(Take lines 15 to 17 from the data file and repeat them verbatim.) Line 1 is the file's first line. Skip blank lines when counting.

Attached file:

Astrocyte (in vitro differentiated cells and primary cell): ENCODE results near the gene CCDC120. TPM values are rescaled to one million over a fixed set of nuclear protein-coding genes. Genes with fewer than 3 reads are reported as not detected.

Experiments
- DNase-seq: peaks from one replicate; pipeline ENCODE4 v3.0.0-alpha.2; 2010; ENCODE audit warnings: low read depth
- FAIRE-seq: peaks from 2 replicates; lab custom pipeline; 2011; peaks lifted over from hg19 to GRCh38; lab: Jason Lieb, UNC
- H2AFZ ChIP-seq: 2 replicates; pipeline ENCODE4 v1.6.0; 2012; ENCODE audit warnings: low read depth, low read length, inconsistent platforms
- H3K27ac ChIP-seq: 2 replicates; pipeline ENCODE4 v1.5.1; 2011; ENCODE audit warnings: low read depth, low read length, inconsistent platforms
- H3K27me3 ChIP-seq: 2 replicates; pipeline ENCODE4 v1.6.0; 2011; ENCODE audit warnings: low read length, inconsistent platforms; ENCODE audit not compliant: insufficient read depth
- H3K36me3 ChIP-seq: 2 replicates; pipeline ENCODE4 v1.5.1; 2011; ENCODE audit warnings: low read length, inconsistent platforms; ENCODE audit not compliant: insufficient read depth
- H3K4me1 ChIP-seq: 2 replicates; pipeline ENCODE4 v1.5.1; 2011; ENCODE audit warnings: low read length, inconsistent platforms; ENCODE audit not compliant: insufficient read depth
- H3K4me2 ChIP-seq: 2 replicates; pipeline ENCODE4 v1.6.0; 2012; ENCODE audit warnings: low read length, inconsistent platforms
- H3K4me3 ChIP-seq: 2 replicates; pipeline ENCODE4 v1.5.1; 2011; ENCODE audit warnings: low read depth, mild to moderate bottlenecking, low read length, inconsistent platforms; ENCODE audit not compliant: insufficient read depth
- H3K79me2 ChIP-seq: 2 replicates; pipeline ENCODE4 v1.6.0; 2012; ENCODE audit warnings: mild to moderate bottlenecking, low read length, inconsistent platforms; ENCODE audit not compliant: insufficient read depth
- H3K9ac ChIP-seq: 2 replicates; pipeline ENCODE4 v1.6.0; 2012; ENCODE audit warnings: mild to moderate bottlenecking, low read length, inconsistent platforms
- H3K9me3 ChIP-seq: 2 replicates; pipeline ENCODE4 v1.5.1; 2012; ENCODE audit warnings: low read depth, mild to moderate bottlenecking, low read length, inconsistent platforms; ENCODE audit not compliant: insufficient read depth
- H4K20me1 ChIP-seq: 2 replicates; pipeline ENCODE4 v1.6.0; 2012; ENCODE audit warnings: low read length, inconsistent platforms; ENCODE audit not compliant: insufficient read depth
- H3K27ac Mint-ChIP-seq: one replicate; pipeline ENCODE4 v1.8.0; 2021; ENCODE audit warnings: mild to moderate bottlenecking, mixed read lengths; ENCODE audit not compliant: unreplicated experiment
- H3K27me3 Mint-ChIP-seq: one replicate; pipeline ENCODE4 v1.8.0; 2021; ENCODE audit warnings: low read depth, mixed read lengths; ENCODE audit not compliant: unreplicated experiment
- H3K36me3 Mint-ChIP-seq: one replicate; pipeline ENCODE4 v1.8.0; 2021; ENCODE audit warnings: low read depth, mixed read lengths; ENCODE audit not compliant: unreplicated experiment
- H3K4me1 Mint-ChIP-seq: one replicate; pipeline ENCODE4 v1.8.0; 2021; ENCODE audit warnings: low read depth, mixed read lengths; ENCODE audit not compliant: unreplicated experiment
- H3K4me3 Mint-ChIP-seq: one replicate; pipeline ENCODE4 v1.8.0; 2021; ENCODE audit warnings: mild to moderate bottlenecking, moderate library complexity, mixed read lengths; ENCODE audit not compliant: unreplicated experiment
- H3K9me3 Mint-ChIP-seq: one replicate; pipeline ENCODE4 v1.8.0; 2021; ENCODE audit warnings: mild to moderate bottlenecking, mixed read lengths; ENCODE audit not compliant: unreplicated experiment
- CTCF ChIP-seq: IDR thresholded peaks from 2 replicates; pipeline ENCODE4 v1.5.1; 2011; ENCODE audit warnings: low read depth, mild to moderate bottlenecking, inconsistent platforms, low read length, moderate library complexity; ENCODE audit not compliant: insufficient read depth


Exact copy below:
- H4K20me1 ChIP-seq: 2 replicates; pipeline ENCODE4 v1.6.0; 2012; ENCODE audit warnings: low read length, inconsistent platforms; ENCODE audit not compliant: insufficient read depth
- H3K27ac Mint-ChIP-seq: one replicate; pipeline ENCODE4 v1.8.0; 2021; ENCODE audit warnings: mild to moderate bottlenecking, mixed read lengths; ENCODE audit not compliant: unreplicated experiment
- H3K27me3 Mint-ChIP-seq: one replicate; pipeline ENCODE4 v1.8.0; 2021; ENCODE audit warnings: low read depth, mixed read lengths; ENCODE audit not compliant: unreplicated experiment